The Port City Makerspace, located on 68 Morning Street in Portsmouth, NH specializes in metal and woodworking, electronics, and bicycles.  What makes this makerspace successful is the wide variety of tools they have available and the large community.  Using this makerspace requires a small fee which goes towards maintaining the space and buying or repairing tools.  The small fee makes for a more useful and well maintained makerspace.  The Port City Makerspace also holds classes which allows new members to learn how to properly use the available tools.  This is key to the success of this makerspace.  Walking into a makerspace with no knowledge of how to use the tools is intimidating, so classes make the space much more accessible to new members.
Boston Makers Incorporated is a seven hundred square foot makerspace located on Washington St, in Boston, MA.  What makes Boston Makers Incorporated a successful makerspace is the team of volunteers that run the space and the sheer size of the maker space.  Boston Makers Incorporated is run on a much larger scale than most other makerspaces with a Board of Directors, advisors and many volunteers.  The directors and many of the advisors and volunteers have degrees and have worked in the engineering and design fields, which insures that this makerspace is a true professional environment.  This makerspace is also huge, has a wide variety of tools and supports many interests, from 3d design tools and electronics to sewing machines and textile arts to woodworking machines.  Boston Makers Incorporated is the makerspace of dreams.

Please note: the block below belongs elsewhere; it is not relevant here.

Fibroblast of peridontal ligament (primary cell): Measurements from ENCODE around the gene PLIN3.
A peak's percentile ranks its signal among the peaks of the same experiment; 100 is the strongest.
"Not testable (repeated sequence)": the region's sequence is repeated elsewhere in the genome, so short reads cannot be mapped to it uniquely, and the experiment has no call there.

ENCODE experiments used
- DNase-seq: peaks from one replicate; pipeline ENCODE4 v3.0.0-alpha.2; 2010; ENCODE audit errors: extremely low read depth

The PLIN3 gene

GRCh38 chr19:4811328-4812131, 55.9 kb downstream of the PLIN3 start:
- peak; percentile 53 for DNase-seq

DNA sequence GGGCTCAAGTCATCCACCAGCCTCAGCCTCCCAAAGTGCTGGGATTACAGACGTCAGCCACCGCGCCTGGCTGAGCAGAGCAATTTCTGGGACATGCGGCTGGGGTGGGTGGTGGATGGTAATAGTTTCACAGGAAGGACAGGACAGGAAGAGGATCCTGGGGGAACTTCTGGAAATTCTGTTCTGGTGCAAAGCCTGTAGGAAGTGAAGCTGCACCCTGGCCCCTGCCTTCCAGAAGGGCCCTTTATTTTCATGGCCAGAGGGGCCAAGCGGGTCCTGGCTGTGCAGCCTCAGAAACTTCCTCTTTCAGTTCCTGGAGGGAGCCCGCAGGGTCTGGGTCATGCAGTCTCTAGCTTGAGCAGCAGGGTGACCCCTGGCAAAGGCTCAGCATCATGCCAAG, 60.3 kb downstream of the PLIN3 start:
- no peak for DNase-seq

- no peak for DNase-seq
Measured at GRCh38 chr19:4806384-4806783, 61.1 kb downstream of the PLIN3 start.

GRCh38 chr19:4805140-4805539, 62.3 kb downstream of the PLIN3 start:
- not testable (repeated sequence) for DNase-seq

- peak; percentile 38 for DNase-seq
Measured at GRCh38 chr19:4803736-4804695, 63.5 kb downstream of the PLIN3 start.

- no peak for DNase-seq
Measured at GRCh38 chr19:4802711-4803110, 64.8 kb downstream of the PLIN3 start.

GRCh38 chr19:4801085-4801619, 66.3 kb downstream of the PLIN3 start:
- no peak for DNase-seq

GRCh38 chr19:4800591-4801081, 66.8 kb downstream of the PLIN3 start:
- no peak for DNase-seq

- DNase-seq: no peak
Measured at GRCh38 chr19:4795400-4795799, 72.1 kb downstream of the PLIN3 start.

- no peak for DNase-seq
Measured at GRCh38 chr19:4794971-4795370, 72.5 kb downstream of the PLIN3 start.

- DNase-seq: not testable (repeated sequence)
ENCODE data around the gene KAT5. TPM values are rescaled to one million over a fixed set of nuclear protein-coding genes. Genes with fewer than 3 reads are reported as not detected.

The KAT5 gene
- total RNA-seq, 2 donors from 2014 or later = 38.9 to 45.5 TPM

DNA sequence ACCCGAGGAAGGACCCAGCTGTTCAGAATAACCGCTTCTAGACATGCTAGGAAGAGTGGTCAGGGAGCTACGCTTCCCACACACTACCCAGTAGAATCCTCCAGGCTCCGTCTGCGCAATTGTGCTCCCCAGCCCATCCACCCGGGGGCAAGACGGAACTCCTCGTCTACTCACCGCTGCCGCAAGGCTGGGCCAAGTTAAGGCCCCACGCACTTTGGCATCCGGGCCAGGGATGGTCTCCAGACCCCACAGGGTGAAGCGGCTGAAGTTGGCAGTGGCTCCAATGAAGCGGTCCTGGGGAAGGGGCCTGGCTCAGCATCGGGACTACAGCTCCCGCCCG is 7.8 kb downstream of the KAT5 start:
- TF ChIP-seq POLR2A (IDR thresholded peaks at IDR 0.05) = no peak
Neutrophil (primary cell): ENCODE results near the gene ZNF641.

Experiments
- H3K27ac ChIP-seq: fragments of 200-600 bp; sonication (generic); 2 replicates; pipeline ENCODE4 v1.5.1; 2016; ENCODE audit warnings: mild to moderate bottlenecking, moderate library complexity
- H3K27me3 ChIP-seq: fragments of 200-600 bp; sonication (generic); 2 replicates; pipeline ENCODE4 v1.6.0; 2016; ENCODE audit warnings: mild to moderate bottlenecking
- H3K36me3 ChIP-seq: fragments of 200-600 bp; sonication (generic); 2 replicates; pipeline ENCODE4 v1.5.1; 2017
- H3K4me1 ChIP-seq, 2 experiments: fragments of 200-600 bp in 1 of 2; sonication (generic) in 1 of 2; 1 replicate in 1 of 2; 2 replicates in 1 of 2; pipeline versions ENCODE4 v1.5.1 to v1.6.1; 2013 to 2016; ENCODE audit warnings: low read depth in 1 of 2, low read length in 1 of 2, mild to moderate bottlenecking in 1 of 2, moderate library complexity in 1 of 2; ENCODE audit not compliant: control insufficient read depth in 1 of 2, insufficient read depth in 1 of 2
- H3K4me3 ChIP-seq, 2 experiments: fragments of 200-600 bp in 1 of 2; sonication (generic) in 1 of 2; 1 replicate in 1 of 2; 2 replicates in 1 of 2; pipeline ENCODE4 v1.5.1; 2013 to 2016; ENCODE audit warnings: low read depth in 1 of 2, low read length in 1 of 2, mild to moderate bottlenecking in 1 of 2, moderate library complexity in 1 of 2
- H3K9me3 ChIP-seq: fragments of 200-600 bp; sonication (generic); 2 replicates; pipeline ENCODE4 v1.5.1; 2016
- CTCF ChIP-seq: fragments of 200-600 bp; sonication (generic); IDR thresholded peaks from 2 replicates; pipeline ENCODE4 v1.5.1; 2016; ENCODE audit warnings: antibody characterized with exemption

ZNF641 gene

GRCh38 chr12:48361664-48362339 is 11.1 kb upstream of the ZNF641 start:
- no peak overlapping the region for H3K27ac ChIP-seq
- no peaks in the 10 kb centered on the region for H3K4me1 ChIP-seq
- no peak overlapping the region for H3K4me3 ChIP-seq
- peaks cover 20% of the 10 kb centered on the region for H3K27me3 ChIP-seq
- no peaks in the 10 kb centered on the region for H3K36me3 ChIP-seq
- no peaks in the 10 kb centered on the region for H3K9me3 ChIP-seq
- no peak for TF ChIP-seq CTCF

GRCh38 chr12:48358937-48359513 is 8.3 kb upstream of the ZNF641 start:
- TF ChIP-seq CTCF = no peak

Examples of Things Created in Makerspaces

Photo by Thatcher Ervin
On the left is probably the coolest thing to be created in the ORHS Hack Shack this semester: a 3d printed marble run designed and built by Thatcher Ervin.  Thatcher used SketchUp to design all the pieces for the run and printed them using the 3d printer.  Each piece takes multiple hours to print, and just as long to design.




A popular specialty for makerspaces are bicycles, as they require special tools that are often expensive, or impractical to buy as you will only use them once.  Makerspaces are also often located in urban areas in which bikes are more practical and common.

Tools and materials necessary for making jewelry are also common in makerspaces, as making jewelry is simple, low cost, and fun.  Many makerspaces are used to create jewelry to be sold on websites such as Etsy.




Woodworking is another very popular activity in makerspaces as many of the necessary tools are expensive and dangerous, thus require training and supervision as you learn to use them.  Woodworking allows you to create many useful and personalized objects, such as furniture or boxes.



Further Reading/Information
The Maker Camp is a free, virtual camp that teaches teens basic makerspace skills and allows them to collaborate with one another.
The Maker Movement Manifesto is a book by Mark Hatch that outlines the Maker Movement in much more detail than this blog post, and includes information for starting your own makerspace.
Makezine is a website/magazine that details everything about the Maker Movement.  There are enough articles here to keep you busy for years.
This article by Gary Stager explains the cultural importance of makerspaces and their importance in schools.


Works Cited
Bajarin, Tim. Why the Maker Movement Is Important to America's Future. Time. Time Incorporated, 19 May 2014. Web. 06 June 2016.
Bruder, Patricia. Make YOUR Space: The Maker Movement in Education. NJEA.org. New Jersey Education Association, Mar. 2014. Web. 06 June 2016.

No comments:

Post a Comment